When we set out to rebuild qmethod.org from scratch, we knew it had to be more than just a website:
- qmethod.org should serve as a repository of resources on all things Q (now all migrated from the old website).
- qmethod.org should serve as a social network for the Q community, offering facilities for debate and interaction.
- qmethod.org should serve as an I4S membership site, distributing information about society events and making its members contributions visible.
Obviously, we also wanted a public-facing website that looks professional (because it is, and stays technically up to date).
As a small, academic society, we knew whatever software we chose had to meet some additional criteria:
- The software had to be cheap, both in terms of start-up costs and long-term maintenance.
- The software had to be future-proof, so that whatever information was entered could be easily ported to the next, better platform in the future (and there always is). We learned to hard way from some link rot in the old platform how crucial it is for science to maintain a robust record.
- The software had to be easy to use for all users and administrators, because people want to get on with their lives.
There are many all-purpose hosting products out there that offer the specs listed above, and some specialised offerings that excel at some of the features. Only a few these offerings meet our needs as a small, academic society.
wordpress.com is the strictly pragmatic choice among those products. It is a general content-management system (CMS) that is good enough for most of what we need. Because it is a) very widely used, b) based on the open-source, self-hosted wordpress.org but c) offered as a hosted, commercial-off-the-shelf (COTS) service, it is cheap, future-proof and convenient for users. Crucially, once all content is on wordpress.com, I4S might then migrate to a different service quite easily, something that isn’t often possible with custom-build and/or proprietary software.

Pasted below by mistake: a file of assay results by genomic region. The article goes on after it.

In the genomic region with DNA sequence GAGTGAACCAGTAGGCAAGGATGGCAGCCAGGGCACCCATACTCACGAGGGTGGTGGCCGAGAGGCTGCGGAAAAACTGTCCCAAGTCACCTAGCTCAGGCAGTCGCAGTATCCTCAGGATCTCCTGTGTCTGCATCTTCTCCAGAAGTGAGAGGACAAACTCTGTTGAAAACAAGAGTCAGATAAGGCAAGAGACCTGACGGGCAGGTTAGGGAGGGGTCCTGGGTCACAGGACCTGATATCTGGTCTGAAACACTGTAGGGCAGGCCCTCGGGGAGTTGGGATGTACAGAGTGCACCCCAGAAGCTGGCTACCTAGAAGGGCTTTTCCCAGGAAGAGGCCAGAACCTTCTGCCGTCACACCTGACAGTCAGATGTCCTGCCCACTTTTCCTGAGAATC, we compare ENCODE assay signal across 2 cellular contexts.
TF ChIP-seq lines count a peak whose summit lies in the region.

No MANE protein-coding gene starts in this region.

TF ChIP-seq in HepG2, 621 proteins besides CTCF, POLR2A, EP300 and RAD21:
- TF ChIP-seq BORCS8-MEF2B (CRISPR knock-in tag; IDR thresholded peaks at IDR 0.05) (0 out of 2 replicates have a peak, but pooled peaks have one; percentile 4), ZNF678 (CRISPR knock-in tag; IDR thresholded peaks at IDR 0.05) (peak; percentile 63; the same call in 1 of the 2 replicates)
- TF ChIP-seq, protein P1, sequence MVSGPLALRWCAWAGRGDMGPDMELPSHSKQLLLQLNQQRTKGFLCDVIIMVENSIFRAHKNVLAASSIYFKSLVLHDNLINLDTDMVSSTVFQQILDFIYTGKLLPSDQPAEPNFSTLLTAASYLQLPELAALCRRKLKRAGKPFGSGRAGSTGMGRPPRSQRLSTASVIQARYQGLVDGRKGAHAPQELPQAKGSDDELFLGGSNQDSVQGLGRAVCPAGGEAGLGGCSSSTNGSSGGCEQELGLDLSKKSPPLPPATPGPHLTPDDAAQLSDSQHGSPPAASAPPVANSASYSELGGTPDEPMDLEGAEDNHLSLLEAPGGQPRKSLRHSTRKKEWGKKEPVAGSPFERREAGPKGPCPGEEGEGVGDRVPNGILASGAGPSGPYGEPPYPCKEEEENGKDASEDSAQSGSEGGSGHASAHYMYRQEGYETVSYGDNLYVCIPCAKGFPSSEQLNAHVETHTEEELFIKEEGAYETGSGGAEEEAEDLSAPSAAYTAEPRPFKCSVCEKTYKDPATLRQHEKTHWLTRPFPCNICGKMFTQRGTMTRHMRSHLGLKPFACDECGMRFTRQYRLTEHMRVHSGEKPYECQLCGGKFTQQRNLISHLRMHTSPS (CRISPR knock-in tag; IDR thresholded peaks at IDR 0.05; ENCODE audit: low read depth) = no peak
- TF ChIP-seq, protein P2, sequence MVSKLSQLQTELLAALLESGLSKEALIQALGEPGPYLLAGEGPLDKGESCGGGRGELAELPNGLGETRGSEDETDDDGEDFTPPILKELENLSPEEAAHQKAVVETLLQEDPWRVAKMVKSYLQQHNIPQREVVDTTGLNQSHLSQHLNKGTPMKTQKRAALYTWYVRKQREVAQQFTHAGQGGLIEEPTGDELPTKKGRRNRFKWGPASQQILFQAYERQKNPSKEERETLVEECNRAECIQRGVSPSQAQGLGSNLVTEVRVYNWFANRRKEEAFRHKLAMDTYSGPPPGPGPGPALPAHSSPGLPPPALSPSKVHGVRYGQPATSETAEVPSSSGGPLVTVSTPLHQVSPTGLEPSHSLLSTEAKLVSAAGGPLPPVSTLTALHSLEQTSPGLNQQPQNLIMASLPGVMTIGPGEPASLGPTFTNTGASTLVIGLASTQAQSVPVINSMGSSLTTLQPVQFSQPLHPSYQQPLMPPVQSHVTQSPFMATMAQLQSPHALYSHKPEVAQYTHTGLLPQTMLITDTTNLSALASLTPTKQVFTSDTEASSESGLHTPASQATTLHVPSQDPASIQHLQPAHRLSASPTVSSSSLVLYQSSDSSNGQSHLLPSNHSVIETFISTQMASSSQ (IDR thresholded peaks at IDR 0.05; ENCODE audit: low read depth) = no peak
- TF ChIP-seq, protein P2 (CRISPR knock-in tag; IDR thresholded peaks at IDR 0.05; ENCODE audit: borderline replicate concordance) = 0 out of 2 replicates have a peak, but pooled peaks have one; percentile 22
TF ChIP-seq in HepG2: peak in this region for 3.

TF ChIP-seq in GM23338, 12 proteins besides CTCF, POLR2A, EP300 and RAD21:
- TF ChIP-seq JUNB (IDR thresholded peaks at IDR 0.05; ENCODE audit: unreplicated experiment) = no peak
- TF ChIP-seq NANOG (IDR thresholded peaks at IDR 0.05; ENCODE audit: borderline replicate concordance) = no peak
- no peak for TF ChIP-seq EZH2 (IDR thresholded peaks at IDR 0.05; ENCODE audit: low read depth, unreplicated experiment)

To be sure, there will be edge-cases that we can’t implement elegantly within the confines of wordpress.com (automatic membership management) and some things that can’t be done at all (any number of plugins). Some of you will have come across products that can do this or that thing (much) better.
It is important to recognise that for a small organisation as ours, these limitations may be regarded not just as bugs, but as features. The greatest platform isn’t much use if it is too expensive to maintain, too hard for administrators to manage and too cumbersome for users to engage. We chose wordpress.com (for now), because it could easily be edited by any member, and even if we (Stephen and I) get hit by a bus, anyone with some lay technical interest could take over management. With this setup, there’s no one you need to go through.
While this simplicity comes at the cost of some features, we have been able to get an astonishing breadth of functionality out of the CMS wordpress.com.
For now, let’s get the tech out of the way, and focus on what matters much more, for any community: content and engagement.